Tax filing initiative saves low-income residents thousands in Toronto

Last year's program amounted to $5.9 million in rebates for more than 2,000 households across the city

Columnist John Sewell is a former mayor of Toronto and the author of a number of urban planning books, including the Shape of the Suburbs. 

I never thought I would write a column praising an investment of thousands of dollars producing a return of several million dollars. Nor that I would ever advocate people taking that treacherous step of filing another income tax form. But I am doing both, and here’s the story.

Several years ago, United Way of Greater Toronto made a five-year grant to the Toronto Neighbourhood Centres (TNC) to encourage general good management practices.

United Way asked that part of the grant be used for some kind of poverty reduction program.

TNC consulted its members about what should be done, and it was decided that an experiment would be tried in five centres to assist clients in filing income taxes. Much work had been done for a decade by West Neighbourhood House (formerly St. Christopher House) at Dundas and Ossington, helping clients with financial literacy.

It was learned that, generally, low-income households did not take advantage of various tax programs both because they assumed their incomes were so low they did not need to file income tax forms and because they were not aware of the government programs offered through the income tax system.

The idea agreed to was that TNC would give five centres a small annual grant — under $10,000 each — to free up some staff time to attract volunteers who would assist households in filing income tax forms.

The volunteers — from the financial sector or otherwise just generally financially literate — would be educated about tax credit programs such as the child tax benefit, medical expenses, the disability tax credit, working income tax benefit, and the energy rebate.

The five centres chosen from TNC’s membership were spread across the city and included LAMP, a social and health organization in south Etobicoke, and the North York Community House.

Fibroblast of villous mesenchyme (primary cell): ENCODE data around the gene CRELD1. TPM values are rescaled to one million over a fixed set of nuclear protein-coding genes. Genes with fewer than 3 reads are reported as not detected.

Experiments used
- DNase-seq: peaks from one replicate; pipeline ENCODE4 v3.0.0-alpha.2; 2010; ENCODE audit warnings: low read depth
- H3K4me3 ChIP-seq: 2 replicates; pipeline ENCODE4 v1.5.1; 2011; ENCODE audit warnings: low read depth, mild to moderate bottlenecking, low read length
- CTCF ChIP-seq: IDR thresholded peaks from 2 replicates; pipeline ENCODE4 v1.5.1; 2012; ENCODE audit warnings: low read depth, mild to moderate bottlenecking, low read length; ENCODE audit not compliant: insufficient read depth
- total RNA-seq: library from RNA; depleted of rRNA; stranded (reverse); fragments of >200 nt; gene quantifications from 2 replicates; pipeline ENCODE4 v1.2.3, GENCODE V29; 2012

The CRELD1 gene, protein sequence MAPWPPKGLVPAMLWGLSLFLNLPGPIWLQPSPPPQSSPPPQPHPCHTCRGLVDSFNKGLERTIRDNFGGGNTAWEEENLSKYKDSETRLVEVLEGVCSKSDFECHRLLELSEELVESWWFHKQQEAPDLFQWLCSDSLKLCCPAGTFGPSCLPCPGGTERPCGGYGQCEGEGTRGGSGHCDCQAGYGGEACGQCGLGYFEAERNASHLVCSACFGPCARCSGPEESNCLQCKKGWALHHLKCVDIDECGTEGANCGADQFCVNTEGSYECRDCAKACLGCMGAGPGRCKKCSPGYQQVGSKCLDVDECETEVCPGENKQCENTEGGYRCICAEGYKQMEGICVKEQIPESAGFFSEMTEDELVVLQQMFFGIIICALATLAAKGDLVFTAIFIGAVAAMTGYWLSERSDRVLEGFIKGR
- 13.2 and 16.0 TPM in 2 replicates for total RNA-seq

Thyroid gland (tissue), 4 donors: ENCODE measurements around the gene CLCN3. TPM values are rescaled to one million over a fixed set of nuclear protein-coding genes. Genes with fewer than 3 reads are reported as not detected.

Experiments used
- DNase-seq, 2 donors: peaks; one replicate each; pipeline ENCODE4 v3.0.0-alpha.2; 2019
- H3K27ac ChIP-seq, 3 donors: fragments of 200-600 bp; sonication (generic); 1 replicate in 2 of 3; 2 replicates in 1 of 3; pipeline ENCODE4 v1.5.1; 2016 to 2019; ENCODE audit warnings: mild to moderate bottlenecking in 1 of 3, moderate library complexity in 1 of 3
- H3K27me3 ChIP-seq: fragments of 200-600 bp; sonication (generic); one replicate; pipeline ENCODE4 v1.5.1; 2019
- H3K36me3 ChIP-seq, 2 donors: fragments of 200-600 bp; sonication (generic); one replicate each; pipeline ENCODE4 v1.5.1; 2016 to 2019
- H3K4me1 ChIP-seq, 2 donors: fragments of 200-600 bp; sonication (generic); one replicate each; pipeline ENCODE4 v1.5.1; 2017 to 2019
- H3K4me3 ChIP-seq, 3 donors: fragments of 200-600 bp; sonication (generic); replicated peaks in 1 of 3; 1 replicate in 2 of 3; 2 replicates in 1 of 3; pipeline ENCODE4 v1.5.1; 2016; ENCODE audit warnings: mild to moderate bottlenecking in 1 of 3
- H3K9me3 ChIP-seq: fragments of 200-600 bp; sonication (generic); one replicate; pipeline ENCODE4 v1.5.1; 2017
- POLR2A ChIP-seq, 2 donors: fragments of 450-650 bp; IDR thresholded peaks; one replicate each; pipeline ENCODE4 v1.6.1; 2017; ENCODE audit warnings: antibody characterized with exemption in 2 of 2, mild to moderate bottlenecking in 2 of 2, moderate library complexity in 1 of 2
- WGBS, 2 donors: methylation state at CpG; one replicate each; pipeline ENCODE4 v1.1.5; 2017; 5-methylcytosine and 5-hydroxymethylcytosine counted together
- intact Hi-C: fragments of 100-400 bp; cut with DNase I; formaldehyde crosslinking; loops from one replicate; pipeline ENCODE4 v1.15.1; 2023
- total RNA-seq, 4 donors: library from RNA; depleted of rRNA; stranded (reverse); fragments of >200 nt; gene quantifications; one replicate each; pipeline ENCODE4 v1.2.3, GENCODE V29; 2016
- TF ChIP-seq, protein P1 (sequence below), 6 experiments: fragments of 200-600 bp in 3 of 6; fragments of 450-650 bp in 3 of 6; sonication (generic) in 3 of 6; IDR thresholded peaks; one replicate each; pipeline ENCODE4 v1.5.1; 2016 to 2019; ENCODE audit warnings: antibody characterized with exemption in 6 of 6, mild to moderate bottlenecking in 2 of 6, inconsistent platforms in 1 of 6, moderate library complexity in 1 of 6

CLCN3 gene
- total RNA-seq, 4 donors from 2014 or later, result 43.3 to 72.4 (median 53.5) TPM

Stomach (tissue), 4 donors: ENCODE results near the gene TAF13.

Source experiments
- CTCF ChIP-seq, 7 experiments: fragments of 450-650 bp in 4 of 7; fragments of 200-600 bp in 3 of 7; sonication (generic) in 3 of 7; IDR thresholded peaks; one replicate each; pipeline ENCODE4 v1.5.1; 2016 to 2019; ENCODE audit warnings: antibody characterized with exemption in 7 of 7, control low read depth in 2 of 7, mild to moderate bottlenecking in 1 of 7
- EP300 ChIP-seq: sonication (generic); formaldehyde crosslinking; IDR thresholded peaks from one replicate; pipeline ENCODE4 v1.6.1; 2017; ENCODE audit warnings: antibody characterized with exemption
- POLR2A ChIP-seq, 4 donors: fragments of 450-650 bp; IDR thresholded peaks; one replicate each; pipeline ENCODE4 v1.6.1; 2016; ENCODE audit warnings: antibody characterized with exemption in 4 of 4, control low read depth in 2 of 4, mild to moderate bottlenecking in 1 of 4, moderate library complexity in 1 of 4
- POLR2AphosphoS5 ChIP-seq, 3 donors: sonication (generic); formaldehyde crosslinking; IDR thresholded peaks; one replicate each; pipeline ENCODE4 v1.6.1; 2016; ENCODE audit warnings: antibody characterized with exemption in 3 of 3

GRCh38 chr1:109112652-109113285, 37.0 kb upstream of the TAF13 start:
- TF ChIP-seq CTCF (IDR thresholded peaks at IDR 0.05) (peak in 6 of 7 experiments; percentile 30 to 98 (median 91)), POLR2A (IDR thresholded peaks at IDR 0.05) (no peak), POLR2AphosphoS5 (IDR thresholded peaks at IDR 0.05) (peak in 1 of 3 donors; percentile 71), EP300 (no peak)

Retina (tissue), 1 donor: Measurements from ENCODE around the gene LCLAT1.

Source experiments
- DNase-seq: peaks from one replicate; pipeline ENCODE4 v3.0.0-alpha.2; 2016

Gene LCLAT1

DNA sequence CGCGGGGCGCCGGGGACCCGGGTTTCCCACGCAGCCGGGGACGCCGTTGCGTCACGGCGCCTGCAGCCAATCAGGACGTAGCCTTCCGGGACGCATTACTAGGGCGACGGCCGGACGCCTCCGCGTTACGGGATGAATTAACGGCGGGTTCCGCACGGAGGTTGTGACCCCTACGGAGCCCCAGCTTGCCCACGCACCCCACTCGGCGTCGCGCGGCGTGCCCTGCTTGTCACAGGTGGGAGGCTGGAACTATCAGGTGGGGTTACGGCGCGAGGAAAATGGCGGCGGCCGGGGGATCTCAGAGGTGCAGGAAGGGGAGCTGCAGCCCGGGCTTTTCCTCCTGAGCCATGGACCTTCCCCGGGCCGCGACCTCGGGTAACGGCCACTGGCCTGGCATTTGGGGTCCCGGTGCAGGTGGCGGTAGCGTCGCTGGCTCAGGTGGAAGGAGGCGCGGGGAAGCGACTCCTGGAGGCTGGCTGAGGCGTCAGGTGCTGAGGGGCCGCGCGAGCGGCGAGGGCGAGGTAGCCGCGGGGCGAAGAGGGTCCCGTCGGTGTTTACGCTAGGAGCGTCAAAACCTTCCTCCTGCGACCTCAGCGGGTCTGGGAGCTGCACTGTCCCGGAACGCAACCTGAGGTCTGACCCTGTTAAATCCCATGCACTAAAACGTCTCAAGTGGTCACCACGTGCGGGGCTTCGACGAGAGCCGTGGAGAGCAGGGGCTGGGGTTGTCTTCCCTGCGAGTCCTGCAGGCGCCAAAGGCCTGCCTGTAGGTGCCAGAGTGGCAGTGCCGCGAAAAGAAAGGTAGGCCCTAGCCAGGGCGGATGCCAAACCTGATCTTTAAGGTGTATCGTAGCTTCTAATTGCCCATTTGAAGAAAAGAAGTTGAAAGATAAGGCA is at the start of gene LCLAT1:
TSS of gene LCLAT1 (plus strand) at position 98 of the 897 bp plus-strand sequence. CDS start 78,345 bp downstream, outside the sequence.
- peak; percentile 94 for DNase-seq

The experiment is now in its third year, and information from year two has been collected.

Last year the program, with a total cost of under $50,000, served a total of 2,200 households. The total tax rebates received by these households was $5.9 million, or about $2,500 per household. For a household with $20,000 income, which is what one can expect on welfare, that amount is equal to a 10 per cent increase in income.

A survey was done of 250 of those families to determine what they did with that extra income.

One-third of the households said they would use the rebates to pay bills and debts; one-fifth would use it to purchase food; a quarter to store it away as savings.

As a social investment, this $50,000 from United Way was an enormous success, and like many successful social investments, its obviousness is only apparent after the fact.

The tax system is now used as an efficient way for the government to distribute money to people who need it, which is why low-income households need to have access to the income tax system. The problem is that those families don’t know about the way these benefits are accessed, and like the rest of us, they have a lot of difficulty trying to understand the complicated tax forms. The TNC experiment has shown that, given adequate support, the clients of neighbourhood centres can get those benefits.

If Toronto City Council wants to make a good investment in reducing poverty in our city, there’s no better way to start than to ensure that at every community and neighbourhood centre in Toronto there’s a strong program that will help low-income households to file income tax forms and receive the tax benefits they are entitled to. The funds needed from the city for the investment could start next year at $250,000, and the returns would amount to probably $20 million that year for low-income households.

It is a great way for council to spend taxpayer dollars — attracting federal benefits for Toronto residents — one that any wise investor would support.